Objectives: To compare the clinical outcome and costeffectiveness of doctors and nurses undertaking upper and lower gastrointestinal endoscopy. Design: The study was a pragmatic randomised controlled trial. Zelen’s randomisation before consent was used to minimise distortion of existing practice in the participating sites. An economic evaluation was conducted alongside the trial, assessing the relative cost-effectiveness of nurses and doctors. Setting: The study was undertaken in 23 hospitals in England, Scotland and Wales. In six hospitals nurses undertook both upper and lower gastrointestinal endoscopy, yielding a total of 29 ‘centres’. The study was coordinated and managed from Swansea. Randomisation, data management and analysis were undertaken at York. Analysis was by intention-to-scope. Participants: Sixty-seven doctors and 30 nurses took part in the study. Of 4964 potentially eligible patients, 4128 (83%) were randomised. Of these, 1888 (45%) were recruited to the study from 29 July 2002 to 30 June 2003. Interventions: The procedures under study were diagnostic upper gastrointestinal endoscopy and flexible sigmoidoscopy undertaken by nurses or doctors, with or without sedation, using the preparation, techniques and protocols of participating hospitals. Main outcome measures: Primary outcome measure was the Gastrointestinal Symptom Rating Questionnaire (GSRQ). The secondary outcome measures were EuroQol (EQ5D), Gastrointestinal Endoscopy Satisfaction Questionnaire (GESQ), State–Trait Anxiety Inventory (STAI), cost-effectiveness, immediate and delayed complications, quality of examination by blinded assessment of endoscopic video recordings, quality of procedure reports, patients’ preferences for operator 1 year after endoscopy, and new diagnoses at 1 year. Results: The two groups were well matched at baseline for demographic and clinical characteristics. Significantly more patients changed from a planned endoscopy by a doctor to a nurse than vice versa, mainly for staffing reasons. There was no significant difference between the two groups in the primary or secondary outcome measures at 1 day, 1 month or 1 year after endoscopy, with the exception of patient satisfaction at 1 day, which favoured nurses. Nurses were significantly more thorough in the examination of stomach and oesophagus, but no different from doctors in the examination of duodenum and colon. There was no significant difference in costs to the NHS or patients, although doctors cost slightly more. Although quality of life measures showed improvement in some scores in the doctor group, this did not reach traditional levels of statistical significance. Even so, the economic evaluation, taking account of uncertainty in both costs and quality of life, suggests that endoscopy by doctors has an 87% chance of being more cost-effective than endoscopy by nurses. Conclusions: There is no statistically significant difference between doctors and nurses in their clinical effectiveness in diagnostic endoscopy. However, nurses are significantly more thorough in the examination of oesophagus and stomach, and patients are significantly more satisfied after endoscopy by a nurse. Endoscopy by doctors is associated with better outcome at 1 year at higher cost, but overall is likely to be cost-effective. Further research is needed to evaluate the clinical outcome and cost-effectiveness of nurses undertaking a greater role in other settings, to monitor the costeffectiveness of nurse endoscopists as they become more experienced and to assess, the effect of increasing the number of nurse endoscopists on waiting times for patients, and the career implications and opportunities for nurses who become trained endoscopists. Evaluation of the clinical outcome and cost-effectiveness of diagnostic endoscopy for all current indications is also needed.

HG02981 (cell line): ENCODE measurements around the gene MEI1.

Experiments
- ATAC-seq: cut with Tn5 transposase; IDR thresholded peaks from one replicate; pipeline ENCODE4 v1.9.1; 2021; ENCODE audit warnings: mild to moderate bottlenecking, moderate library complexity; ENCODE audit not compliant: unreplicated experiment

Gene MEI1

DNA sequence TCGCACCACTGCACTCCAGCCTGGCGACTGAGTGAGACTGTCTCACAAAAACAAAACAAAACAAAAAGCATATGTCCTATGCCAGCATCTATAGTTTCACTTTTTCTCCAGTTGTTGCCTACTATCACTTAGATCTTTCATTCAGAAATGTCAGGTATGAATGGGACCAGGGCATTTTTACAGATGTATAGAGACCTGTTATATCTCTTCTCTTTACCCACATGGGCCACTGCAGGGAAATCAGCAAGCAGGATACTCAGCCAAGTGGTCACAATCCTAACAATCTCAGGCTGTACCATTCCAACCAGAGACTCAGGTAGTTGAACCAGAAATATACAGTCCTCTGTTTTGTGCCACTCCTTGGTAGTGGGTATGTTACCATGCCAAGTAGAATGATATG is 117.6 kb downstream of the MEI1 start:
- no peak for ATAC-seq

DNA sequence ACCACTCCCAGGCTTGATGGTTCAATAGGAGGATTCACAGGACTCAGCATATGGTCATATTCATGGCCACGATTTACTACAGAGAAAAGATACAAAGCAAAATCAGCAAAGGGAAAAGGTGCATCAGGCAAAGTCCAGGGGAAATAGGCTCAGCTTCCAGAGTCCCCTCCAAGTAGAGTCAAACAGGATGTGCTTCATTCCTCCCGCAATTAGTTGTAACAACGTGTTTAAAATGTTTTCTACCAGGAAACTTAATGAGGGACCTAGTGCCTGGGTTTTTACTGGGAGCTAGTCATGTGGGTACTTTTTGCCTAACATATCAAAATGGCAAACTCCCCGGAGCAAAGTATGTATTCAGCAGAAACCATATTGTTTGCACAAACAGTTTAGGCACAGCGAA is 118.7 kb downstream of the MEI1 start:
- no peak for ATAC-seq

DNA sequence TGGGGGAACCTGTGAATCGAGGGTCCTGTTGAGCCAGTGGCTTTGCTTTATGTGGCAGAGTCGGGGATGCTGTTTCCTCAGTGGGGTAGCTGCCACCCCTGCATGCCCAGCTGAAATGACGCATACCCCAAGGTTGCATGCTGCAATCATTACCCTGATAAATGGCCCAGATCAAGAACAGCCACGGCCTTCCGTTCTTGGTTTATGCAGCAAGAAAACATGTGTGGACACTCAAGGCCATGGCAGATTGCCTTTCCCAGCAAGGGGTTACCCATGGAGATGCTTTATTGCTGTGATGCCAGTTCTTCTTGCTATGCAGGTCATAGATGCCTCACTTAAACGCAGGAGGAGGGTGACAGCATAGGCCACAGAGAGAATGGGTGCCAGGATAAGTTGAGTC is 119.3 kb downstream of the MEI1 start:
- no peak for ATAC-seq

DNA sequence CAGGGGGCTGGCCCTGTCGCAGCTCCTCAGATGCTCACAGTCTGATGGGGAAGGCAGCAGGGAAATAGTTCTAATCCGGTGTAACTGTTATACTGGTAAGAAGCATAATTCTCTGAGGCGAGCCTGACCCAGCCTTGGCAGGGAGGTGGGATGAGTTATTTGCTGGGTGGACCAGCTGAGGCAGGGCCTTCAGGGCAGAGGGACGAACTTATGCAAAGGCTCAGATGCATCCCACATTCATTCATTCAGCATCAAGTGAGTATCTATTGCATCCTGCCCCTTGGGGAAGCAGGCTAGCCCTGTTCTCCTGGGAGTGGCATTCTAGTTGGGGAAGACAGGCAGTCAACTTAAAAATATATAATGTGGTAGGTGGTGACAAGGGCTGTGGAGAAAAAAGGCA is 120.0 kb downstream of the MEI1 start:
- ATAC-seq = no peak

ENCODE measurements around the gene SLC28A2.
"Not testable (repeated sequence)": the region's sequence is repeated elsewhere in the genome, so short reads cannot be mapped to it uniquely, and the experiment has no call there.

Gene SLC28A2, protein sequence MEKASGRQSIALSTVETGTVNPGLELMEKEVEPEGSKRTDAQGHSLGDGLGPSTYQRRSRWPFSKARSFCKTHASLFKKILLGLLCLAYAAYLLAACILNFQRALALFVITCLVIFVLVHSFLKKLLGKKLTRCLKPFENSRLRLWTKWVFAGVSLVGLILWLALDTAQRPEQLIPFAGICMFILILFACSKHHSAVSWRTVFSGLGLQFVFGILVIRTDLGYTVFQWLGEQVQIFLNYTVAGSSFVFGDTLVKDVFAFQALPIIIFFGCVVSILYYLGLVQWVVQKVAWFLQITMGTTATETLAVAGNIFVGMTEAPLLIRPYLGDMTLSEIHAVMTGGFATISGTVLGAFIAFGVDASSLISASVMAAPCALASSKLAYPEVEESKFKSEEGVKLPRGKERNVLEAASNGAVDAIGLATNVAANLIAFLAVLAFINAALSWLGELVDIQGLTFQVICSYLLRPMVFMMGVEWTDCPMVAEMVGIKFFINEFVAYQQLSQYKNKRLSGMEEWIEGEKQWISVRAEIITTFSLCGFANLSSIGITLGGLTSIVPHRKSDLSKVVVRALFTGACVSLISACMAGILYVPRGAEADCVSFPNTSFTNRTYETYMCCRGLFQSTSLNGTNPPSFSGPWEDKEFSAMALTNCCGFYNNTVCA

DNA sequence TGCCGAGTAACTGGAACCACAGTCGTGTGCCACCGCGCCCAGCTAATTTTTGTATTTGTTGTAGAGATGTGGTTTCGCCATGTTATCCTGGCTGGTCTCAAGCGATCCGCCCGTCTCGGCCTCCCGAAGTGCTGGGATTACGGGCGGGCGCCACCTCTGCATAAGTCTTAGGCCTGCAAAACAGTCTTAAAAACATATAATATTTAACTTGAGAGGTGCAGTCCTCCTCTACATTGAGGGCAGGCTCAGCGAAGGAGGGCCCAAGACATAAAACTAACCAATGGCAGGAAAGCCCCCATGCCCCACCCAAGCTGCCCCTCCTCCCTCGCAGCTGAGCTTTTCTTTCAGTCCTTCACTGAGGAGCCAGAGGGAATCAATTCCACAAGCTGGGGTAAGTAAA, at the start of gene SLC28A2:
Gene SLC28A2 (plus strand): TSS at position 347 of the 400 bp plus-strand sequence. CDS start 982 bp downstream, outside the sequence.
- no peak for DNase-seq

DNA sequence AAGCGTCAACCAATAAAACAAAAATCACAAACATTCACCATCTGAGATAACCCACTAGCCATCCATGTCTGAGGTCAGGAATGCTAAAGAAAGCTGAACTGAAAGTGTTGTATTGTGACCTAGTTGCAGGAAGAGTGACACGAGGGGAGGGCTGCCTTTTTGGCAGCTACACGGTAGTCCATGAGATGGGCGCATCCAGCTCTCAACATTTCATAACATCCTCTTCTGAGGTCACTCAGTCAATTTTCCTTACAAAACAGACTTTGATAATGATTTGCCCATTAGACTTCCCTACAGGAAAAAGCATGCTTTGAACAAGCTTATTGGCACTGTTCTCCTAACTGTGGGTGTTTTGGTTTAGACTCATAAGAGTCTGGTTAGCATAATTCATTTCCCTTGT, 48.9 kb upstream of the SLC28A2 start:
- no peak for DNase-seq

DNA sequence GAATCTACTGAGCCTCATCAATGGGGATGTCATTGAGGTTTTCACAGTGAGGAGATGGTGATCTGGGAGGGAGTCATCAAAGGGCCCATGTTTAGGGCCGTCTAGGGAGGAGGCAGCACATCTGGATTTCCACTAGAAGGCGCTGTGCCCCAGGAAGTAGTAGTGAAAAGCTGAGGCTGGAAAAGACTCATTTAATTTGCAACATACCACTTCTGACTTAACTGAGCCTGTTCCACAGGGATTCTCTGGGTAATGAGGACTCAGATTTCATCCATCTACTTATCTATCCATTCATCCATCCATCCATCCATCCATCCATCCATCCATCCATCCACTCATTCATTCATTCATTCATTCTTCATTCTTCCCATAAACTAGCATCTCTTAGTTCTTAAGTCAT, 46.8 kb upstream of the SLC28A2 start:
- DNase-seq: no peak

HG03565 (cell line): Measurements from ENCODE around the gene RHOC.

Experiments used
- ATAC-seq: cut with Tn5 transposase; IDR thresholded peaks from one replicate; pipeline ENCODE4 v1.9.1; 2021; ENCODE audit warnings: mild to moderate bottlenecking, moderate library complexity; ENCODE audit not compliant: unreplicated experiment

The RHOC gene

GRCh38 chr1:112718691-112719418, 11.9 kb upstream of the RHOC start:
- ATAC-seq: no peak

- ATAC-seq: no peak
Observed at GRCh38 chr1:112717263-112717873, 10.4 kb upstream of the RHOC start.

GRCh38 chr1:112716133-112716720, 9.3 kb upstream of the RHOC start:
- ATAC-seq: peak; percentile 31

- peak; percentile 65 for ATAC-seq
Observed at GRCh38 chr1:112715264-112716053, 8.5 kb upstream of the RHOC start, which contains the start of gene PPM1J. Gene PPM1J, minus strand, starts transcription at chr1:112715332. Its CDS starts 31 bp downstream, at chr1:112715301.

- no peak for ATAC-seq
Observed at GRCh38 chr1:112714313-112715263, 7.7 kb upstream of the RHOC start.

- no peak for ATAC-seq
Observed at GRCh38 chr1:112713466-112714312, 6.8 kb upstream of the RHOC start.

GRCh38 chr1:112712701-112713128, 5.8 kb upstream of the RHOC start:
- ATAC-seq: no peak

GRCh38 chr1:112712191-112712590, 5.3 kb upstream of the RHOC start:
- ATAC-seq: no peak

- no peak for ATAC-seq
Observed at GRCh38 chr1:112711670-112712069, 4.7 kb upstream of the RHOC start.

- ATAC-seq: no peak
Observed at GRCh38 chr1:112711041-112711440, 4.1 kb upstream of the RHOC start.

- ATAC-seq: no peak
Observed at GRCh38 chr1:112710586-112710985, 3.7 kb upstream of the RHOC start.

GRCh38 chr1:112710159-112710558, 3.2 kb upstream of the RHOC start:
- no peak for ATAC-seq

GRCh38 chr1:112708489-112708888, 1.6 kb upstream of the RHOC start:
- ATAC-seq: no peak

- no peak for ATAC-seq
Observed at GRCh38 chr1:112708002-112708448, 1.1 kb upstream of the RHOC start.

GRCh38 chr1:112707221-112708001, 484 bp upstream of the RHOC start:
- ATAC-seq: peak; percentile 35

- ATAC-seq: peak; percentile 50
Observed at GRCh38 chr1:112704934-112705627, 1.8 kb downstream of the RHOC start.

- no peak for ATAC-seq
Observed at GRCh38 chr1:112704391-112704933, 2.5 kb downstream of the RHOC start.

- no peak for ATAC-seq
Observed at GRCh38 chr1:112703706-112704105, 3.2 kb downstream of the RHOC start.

- GASTROESOPHAGEAL-REFLUX DISEASE
- SCREENING FLEXIBLE SIGMOIDOSCOPY
- UPPER GASTROINTESTINAL SYMPTOMS
- PATIENT SATISFACTION
- GI ENDOSCOPY